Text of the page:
Ad executives: App Store Search Tab Ads 'dreadful' and too expensive
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According to several advertising experts, Apple's newly launched App Store Search Tabs Ads don't compare well to the company's other ad products.
The Search Tab Ads, which Apple launched earlier in May, offer a new slot for advertising that features prominently in App Store searches. But several ad executives told Business Insider on Monday that the feature appears to be "dreadful" from a return-on-investment perspective.
According to app marketing firm SplitMetrics, the average cost-per-thousand impressions (CPM) was about $31.10 in the first 10 days after launch. In some categories, like utilities, that number is closer to $50. Marketing experts say that, compared to other search ads, the new format isn't delivering what it needs to for the price.
Thomas Petit, a marketing consultant, told Insider that the cost-per-installation was 30% to triple-digit percentages higher than the other ad products that Apple offers on the App Store.
Only a small number of users — in the single to low double-digit percentages — were installing the apps that were advertised in Search Tab Ad campaigns. Apple's other ad products resulted in about a 50% installation rate. "All in all, ROI-wise, this is looking dreadful so far," Petit said.
Lucy Bennett, account director for app advertising firm Redbox Mobile, also found that advertising costs were higher than expected and tap-through rates were low.
"Search-tab ads has potential, but in our view, broader options within the target audience demographics is needed to increase the audience relevancy and bring down the CPMs," Bennett said.
Ad experts told Business Insider that one of the reasons why the new ad slot is performing poorly for its cost is that the actual ad is small. Additionally, advertisers aren't able to customize the wording or imagery in it.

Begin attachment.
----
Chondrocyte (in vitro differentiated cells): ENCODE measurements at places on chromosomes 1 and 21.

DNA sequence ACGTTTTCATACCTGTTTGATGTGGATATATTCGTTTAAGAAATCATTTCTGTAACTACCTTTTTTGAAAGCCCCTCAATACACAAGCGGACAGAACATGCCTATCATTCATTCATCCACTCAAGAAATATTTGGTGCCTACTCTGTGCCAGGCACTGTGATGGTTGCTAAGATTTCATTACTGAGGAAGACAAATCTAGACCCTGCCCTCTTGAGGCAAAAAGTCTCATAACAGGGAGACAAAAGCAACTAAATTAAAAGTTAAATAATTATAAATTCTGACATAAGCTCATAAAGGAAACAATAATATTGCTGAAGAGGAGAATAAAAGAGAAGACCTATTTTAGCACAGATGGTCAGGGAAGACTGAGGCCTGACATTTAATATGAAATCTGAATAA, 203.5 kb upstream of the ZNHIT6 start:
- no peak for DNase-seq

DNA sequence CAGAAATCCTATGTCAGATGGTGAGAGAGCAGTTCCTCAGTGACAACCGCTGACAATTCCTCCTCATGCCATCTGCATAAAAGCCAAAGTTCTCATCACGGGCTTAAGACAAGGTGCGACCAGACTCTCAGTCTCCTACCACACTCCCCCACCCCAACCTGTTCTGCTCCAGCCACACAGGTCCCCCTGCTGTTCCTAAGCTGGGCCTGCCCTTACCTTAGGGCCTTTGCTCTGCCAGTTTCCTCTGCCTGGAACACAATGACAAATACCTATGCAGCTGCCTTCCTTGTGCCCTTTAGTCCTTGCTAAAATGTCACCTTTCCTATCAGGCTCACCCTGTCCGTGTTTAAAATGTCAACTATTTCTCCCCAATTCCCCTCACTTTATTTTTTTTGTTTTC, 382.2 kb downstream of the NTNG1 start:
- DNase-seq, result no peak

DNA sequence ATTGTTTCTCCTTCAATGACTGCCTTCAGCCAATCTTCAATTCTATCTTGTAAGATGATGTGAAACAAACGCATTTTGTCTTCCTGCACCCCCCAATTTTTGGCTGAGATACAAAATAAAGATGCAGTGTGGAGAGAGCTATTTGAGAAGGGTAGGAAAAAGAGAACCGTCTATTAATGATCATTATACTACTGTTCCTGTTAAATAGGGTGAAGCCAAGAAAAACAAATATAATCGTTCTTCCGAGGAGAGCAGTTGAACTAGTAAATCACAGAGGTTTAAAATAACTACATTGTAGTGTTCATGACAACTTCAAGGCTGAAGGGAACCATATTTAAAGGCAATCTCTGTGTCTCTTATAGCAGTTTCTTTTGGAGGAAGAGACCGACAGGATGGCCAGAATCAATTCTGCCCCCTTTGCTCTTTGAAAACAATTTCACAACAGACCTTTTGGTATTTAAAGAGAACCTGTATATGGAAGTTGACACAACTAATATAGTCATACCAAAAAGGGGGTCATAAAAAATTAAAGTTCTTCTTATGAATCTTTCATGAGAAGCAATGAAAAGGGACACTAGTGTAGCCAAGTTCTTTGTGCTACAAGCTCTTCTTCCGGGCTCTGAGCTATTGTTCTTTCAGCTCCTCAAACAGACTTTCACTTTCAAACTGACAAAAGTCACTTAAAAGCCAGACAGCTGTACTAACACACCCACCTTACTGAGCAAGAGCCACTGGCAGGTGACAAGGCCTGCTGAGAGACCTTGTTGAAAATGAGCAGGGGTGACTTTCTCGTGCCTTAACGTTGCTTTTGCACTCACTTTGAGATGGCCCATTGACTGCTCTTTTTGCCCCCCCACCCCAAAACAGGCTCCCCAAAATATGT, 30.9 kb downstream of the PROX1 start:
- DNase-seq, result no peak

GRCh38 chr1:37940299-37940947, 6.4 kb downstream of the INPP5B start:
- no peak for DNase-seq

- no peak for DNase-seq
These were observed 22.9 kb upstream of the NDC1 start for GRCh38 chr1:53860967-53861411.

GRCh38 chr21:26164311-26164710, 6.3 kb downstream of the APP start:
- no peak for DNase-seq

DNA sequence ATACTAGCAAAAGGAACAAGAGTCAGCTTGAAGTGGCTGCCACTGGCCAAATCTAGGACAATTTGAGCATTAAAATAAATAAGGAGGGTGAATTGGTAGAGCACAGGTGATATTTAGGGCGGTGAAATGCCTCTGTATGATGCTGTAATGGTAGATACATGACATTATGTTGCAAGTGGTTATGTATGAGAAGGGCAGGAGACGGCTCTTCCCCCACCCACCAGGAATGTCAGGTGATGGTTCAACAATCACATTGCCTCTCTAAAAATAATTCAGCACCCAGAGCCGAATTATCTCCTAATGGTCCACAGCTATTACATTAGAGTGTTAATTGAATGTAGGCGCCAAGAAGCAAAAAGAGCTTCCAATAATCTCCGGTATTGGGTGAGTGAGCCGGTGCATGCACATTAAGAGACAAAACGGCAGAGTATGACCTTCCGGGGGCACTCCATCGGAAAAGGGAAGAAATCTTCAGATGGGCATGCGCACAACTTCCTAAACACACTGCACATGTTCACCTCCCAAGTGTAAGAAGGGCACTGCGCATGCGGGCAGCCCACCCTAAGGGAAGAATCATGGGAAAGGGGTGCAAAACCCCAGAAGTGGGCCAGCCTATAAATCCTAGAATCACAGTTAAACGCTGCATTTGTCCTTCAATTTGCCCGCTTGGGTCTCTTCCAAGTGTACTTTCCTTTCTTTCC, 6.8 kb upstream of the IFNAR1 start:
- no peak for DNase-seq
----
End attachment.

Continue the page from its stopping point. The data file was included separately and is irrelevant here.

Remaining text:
Search Tabs Ads lets advertisers target audiences using data like location, age, gender, and device type, among other metrics. However, ad copy is automatically created using App Store metadata.
"A high CPM in general wouldn't be a problem, but for a really small ad placement, it's not qualified, from my perspective, for branding purposes," said Marian Bucher, an app growth manager at e-commerce firm Otto. "This placement sits between two chairs: It's not really branding and it's not really performance. Either you have to change the pricing or, maybe, the size of the ad."
At launch, Apple said the new ad slot could help app developers get their apps in front of the "millions" of users who used App Store search each day. The new ad slot is still in its infancy, however, and it's likely that Apple will tweak the advertising algorithms.
Additionally, it may be too soon for advertisers to know whether the ads are having an influence on their brand awareness metrics.
"As Apple's algorithm will evolve, we expect that conversion rates will increase significantly with simultaneous decrease of costs," said SplitMetrics CEO Max Kamenkov. "And advertisers themselves will get better at optimizing."
According to SplitMetrics, however, click-through rates for Apple's search tab ads were comparable to online ads on platforms such as Facebook. They were just lower than Apple's preexisting App Store ads.
The ad slot was launched just a few days after Apple debuted App Tracking Transparency, which requires developers to get user permission before tracking them across other websites and apps. Advertisers are concerned that ad revenue will drop because targeting will become less effective. According to initial data, users appear to be opting-in to ad tracking at a low rate.
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